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The Years

Autor: Cindy Lou Johnson

Infos zum Theaterstück:
Datum der Aufführung: 1992-1993
Stadt: New York City
Theater: Manhattan Theater Club,
             City Center Stage I
Infos zu diesem Bericht:
Quelle: Website der New York Times
Autorin: Mel Gussow
Veröffentlicht: 25.01.1993
 



Kritik von Mel Gussow zum Stück:
In "The by Cindy Lou Johnson, sudden unforeseeable events drastically alter lives. A young woman is robbed on a lonely ridge near her home. The mugging, which takes place on the woman's wedding day, leaves her in a state of disorientation. Her confusion lasts almost to the end of the play, a convoluted tale about siblings and cousins who live their lives without a sense of direction or destination.

Does change come through choice or chance? Ms. Johnson's answer is as elusive as her narrative. One point she is evidently trying to make is that people are trapped not only by their past mistakes and but also by the actions of their parents. For these characters, life can be as uncontrollable as a runaway roller coaster. As the play (at the Manhattan Theater Club) veers from eccentric comedy to pathos, the theatrical role model it evokes is Beth Henley's "Crimes of the Heart." But where Ms. Henley made us care deeply about her people, those in Ms. Johnson's family play quickly wear out their welcome.

Each is compartmentalized, as were the two characters in the snowbound Alaskan cabin in Ms. Johnson's previous play "Brilliant Traces." Even while preparing for a wedding, the relatives in "The Years" remain divided and lost in individual reveries. It is time for a wake-up call.

The playwright seems to be urging her people to have staying power. That could be regarded as advice to theatergoers, who may become restless at the refusal of these characters to act in their own behalf or to listen to others. For example, the woman who is mugged (Nancy Hower) repeatedly courts disaster; she even returns to that ridge.

The first act of the play is resistible, as the focus temporarily settles on the bride's cousin (Marcia Gay Harden), a busybody who bosses everyone, especially her younger brother (Frank Whaley). She is an exaggerated version of Natasha, the meddling sister-in-law in "The Three Sisters," and nothing the actress does alleviates the abrasiveness. Missing any sense of self-mockery, she sets the play off on a discordant note, and 13 years later she remains the same.

But in the interval, the play has changed for the better. In the second act, Ms. Johnson's elliptical plotting and anarchic style begin to coalesce into a group portrait of a family that refuses to accept the label dysfunctional. Connections are finally made, not only between siblings and cousins, but also, less believably, between attacker and victim.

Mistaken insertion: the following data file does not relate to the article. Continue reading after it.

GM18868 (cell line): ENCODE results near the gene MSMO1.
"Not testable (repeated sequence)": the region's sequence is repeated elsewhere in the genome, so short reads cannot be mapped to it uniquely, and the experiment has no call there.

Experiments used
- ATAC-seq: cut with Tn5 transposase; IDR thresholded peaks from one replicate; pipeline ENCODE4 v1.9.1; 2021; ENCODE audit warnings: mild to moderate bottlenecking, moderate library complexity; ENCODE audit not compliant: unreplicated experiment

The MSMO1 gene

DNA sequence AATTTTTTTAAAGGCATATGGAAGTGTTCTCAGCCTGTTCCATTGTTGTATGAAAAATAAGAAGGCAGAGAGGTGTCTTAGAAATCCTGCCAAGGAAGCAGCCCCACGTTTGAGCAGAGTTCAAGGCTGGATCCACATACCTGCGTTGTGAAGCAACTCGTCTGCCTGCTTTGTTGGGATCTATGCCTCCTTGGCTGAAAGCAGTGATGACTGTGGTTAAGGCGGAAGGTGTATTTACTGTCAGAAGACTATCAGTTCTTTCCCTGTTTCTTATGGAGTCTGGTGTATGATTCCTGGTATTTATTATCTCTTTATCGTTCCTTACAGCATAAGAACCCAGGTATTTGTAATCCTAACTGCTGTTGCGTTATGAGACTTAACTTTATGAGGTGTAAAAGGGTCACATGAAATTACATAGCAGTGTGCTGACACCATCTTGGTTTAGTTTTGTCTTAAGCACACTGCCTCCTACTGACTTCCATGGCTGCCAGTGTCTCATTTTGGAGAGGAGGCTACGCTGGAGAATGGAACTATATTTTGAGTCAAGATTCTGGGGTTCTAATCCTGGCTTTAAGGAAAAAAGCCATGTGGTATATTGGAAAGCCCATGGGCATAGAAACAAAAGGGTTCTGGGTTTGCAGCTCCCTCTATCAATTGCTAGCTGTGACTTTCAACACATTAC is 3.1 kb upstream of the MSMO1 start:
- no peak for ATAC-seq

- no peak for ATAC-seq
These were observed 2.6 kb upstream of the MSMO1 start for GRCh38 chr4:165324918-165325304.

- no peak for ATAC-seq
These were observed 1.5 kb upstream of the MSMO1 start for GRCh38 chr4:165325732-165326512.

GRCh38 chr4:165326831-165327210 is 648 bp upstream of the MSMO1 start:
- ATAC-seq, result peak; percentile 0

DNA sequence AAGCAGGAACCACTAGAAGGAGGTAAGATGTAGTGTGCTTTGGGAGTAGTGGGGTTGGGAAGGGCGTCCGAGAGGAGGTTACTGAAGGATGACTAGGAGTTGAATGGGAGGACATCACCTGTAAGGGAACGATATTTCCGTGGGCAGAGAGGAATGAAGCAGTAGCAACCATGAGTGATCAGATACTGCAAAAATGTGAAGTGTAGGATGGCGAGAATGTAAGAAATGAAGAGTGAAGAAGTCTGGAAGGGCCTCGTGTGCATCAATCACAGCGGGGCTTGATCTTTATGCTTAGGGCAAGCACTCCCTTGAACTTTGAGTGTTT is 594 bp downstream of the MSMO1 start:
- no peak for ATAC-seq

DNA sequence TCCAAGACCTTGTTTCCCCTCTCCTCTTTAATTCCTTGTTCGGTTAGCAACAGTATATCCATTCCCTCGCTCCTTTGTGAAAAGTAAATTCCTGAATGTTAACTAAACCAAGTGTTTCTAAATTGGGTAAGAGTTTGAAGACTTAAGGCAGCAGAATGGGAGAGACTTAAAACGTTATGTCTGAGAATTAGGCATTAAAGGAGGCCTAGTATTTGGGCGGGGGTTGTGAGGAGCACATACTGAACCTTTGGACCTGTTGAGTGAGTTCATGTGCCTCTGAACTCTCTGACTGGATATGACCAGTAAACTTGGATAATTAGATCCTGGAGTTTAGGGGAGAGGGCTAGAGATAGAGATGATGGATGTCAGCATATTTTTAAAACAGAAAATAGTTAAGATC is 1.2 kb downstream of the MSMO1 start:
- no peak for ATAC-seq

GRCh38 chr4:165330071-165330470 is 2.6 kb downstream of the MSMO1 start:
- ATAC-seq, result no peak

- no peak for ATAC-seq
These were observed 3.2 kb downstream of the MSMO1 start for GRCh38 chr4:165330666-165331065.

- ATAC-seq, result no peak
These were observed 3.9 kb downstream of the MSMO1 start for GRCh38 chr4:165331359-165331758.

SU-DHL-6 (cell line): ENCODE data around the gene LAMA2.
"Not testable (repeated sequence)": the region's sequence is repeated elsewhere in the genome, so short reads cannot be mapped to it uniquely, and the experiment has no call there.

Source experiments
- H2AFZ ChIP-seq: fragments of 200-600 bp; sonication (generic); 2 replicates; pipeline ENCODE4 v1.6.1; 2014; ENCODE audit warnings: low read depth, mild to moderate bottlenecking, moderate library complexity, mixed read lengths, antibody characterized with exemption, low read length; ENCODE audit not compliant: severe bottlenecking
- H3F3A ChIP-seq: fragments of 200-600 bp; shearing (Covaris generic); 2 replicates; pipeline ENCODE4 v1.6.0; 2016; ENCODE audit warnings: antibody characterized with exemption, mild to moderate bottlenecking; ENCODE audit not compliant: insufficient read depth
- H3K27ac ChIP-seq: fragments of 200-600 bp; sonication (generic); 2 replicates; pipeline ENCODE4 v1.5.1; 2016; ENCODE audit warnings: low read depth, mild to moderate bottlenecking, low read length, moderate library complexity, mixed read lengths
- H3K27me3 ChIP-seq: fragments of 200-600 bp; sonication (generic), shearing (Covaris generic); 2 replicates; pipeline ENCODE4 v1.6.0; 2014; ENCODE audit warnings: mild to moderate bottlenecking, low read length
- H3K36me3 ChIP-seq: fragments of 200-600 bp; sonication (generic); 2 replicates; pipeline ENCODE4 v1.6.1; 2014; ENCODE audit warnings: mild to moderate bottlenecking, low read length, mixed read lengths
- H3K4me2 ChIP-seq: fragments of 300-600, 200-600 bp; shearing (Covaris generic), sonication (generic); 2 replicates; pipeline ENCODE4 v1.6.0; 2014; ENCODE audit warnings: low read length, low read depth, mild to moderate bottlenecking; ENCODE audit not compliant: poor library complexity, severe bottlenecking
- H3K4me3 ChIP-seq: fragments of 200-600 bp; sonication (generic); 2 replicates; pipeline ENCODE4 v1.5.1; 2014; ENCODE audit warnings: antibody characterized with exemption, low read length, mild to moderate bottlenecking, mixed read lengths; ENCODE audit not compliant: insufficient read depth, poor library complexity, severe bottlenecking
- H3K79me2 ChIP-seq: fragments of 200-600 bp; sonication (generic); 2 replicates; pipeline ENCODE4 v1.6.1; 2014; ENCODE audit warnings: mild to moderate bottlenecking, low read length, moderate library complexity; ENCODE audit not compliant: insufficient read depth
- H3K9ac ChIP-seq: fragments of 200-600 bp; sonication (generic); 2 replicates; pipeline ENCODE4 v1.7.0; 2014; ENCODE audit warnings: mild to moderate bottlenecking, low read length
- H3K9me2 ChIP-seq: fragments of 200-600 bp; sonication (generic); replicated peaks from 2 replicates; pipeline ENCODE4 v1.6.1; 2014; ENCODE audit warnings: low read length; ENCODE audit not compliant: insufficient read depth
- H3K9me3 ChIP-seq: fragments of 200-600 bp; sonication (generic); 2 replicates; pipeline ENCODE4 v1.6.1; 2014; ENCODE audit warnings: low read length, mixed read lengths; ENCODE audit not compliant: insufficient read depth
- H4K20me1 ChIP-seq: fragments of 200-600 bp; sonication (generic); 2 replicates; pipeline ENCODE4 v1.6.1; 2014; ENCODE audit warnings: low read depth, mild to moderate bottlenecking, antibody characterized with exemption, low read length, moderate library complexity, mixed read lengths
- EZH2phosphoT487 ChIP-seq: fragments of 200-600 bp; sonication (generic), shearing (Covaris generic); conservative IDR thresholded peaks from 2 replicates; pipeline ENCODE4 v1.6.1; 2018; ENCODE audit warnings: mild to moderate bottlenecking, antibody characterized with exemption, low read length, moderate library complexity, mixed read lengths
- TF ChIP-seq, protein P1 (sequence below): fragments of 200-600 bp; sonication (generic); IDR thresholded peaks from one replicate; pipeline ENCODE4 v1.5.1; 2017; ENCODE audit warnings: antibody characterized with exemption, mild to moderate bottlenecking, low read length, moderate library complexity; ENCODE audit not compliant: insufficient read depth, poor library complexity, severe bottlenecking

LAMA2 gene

The catalyst in this mixed-up menage is the brother, whose tortoiselike behavior turns out to be a coverup for a soul in anguish. He evolves into a photographer with a mystical sensibility and an eye that is painfully acute to the dangers of life. But earlier in the story the brother is blurred. It is one thing for his sister to be oblivious to his talent, quite another for the audience to be so unprepared for his emergence as artist and message bearer. It is as if the author had also overlooked him, until she decided to move him to center stage.

Arbitrarily setting her ground rules, Ms. Johnson writes with a long arm of coincidence. But even on her idiosyncratic terms, she asks for too great a suspension of disbelief. When a character confesses to having lapses of clarity, she could be commenting on the play itself.

Under Jack Hofsiss' direction, several of the actors find a security within the work's fluctuating rhythms: Ms. Hower, Paul McCrane as her assailant, and Mr. Whaley, who brings an impish charm to the underwritten role of the photographer.

Late in the play, as the characters prepare for another wedding, two offstage occurrences shatter the temporary equilibrium. The family's festive dinner is sent to the wrong household and the wedding dress is mistakenly delivered to a different bride, who promptly wears it. In exasperation, Ms. Harden asks, "Who are these people living our lives?" That line echoes back through a play in which the inexplicable is commonplace.


Directed by: Jack Hofsiss
Stage Manager: Thomas A. Kelly

Besetzung:
Bartholomew . . Paul
Andrea . . . Nancy Hower
Isabella . . . Marcia Gay
Harden Andrew . . . Frank Whaley
Eloise . . . Julie Hagerty
Jeffrey . . . William Fichtner



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